Based on my synopsis of Missoula '09 thus far, you might think that I traveled west for football and interesting scenery and micro-brews. Not so.Actually, I traveled west to further my education. See, I had spent two years in Washington, D.C. working for a large law firm. I was exploring my interests, trying to decide whether or not I wanted to be a lawyer. As it turns out, I did not want to be a lawyer and that's all I'm going to say about that.
And what better way to move on to the next phase of my life than to pursue a Master's degree at a northwestern public liberal arts university? The key word there is liberal. (One time, I woke up at 4:30 a.m. to stand in line in sub-freezing weather to wait for football tickets. This girl in front of me decided to keep herself warm by lighting up something that was distinctly not tobacco. Dope smokers. Waiting for football tickets. Think about that picture if you will.) And with that liberalism also came wonderful and memorable experiences like Wilco and Nickel Creek, before they became cool.
And then there was the watershed hydrology class where this dread-locked girl with that same distinctly non-tobacco smell sat next to me every day. However, when I saw past this culture shock, I discovered a fantastic school tucked away in the Rockies. I spent most of my time in the Forestry building learning about the proper management of our natural resources and the benefits of sustainable forestry.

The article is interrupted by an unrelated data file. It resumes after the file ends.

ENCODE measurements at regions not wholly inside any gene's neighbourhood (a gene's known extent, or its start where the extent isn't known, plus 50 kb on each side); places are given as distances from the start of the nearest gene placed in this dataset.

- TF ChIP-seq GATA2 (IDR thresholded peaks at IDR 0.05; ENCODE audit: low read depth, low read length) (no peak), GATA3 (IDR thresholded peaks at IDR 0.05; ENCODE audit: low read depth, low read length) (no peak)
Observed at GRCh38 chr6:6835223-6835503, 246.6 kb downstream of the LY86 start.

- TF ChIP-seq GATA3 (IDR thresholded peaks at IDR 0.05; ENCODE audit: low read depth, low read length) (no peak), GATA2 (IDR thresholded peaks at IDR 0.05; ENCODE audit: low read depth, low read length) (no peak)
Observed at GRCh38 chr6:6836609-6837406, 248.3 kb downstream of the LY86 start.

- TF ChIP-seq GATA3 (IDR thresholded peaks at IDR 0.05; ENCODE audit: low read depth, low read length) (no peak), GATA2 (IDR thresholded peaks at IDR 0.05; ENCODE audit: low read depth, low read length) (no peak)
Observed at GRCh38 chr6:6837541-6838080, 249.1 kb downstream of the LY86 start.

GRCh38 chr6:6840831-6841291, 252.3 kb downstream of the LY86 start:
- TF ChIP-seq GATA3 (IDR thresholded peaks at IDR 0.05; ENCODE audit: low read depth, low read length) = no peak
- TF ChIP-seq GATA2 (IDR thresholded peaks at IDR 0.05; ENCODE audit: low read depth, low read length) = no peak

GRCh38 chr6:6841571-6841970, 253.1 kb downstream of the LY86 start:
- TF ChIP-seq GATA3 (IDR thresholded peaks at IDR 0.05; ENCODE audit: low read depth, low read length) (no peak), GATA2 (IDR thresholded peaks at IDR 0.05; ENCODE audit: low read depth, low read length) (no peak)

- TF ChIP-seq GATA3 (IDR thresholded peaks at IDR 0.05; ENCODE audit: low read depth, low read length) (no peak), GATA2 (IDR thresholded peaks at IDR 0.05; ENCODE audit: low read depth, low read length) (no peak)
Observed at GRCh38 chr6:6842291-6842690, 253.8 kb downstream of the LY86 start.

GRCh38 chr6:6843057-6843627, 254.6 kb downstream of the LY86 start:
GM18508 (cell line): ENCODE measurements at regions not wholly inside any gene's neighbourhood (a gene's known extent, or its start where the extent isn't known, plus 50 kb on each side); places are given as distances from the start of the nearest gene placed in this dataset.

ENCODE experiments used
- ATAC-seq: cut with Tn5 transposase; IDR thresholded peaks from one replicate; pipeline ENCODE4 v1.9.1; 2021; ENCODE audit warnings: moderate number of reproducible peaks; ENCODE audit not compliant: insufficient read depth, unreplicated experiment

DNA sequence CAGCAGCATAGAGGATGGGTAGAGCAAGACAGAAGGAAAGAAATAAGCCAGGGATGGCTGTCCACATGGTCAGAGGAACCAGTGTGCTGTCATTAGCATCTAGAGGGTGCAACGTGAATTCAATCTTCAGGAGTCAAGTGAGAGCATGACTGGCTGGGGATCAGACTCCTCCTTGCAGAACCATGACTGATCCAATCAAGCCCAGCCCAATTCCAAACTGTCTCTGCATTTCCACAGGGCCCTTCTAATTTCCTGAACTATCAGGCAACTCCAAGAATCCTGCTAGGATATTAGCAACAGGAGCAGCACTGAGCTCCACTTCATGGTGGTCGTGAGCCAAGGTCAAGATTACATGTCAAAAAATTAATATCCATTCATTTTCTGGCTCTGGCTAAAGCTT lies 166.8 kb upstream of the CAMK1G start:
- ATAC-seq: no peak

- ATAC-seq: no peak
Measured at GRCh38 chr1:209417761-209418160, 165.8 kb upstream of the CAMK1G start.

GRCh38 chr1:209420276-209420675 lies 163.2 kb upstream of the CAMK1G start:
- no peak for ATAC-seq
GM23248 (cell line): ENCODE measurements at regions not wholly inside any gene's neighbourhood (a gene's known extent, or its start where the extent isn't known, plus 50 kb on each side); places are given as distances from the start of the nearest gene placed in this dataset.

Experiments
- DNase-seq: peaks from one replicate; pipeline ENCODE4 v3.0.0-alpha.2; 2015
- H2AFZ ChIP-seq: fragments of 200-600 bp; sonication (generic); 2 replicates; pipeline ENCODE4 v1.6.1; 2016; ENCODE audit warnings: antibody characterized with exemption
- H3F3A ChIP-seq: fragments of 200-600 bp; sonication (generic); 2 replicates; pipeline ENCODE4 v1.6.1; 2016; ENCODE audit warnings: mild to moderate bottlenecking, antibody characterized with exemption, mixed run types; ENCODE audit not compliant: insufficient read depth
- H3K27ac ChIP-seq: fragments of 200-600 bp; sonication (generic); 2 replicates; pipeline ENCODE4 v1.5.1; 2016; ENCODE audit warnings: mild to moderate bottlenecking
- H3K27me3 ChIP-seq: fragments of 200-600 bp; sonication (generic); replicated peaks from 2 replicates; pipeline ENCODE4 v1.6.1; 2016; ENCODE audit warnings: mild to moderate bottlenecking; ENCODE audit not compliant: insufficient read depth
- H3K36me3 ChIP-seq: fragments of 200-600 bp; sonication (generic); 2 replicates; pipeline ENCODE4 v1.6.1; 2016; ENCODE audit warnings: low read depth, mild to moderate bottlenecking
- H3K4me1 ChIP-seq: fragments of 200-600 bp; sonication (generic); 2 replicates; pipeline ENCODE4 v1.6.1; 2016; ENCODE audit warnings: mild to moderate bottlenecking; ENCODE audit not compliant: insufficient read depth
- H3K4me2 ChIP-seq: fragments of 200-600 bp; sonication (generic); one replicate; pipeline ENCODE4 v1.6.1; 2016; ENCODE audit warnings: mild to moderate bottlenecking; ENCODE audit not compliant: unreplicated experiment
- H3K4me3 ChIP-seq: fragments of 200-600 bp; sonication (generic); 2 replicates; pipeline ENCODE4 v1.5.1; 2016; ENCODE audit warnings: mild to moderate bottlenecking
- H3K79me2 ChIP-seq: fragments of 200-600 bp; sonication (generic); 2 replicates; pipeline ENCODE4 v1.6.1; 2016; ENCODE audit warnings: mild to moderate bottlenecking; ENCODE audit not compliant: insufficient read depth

Eventually though, I began to branch out in my studies and started making a trek across campus to the Environmental Studies building (aka the Greenies, the Enviros, and the Tree Huggers)
Named after the first female congresswoman, this building housed some of the craziest people I've come across yet. But guess what? I learned a whole bunch from them! And their fanatacism, though I tended to disagree with many of their beliefs, was inspiring! While I'm still a little disgusted with the class that promoted the idea of an anti-cattle west (now dominated by what they believe to be "welfare ranching"), I am thankful that they showed me the way of the written word (MY written word, that is) and standing up for your convictions. I have to admit: I learned more from them than I ever did from any old forester. But don't tell Danish Cowboy I said that.